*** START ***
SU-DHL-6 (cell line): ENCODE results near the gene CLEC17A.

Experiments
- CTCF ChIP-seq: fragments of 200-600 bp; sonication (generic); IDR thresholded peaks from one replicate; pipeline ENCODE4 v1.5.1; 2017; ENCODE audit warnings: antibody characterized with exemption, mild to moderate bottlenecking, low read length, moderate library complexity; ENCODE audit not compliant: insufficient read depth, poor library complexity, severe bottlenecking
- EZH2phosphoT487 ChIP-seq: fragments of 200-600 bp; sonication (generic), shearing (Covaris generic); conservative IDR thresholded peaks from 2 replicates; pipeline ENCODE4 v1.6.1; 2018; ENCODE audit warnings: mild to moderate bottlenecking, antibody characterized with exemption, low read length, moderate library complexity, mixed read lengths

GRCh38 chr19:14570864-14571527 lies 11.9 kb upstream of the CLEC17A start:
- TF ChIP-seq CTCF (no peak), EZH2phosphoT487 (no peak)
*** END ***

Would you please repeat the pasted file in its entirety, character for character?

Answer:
SU-DHL-6 (cell line): ENCODE results near the gene CLEC17A.

Experiments
- CTCF ChIP-seq: fragments of 200-600 bp; sonication (generic); IDR thresholded peaks from one replicate; pipeline ENCODE4 v1.5.1; 2017; ENCODE audit warnings: antibody characterized with exemption, mild to moderate bottlenecking, low read length, moderate library complexity; ENCODE audit not compliant: insufficient read depth, poor library complexity, severe bottlenecking
- EZH2phosphoT487 ChIP-seq: fragments of 200-600 bp; sonication (generic), shearing (Covaris generic); conservative IDR thresholded peaks from 2 replicates; pipeline ENCODE4 v1.6.1; 2018; ENCODE audit warnings: mild to moderate bottlenecking, antibody characterized with exemption, low read length, moderate library complexity, mixed read lengths

GRCh38 chr19:14570864-14571527 lies 11.9 kb upstream of the CLEC17A start:
- TF ChIP-seq CTCF (no peak), EZH2phosphoT487 (no peak)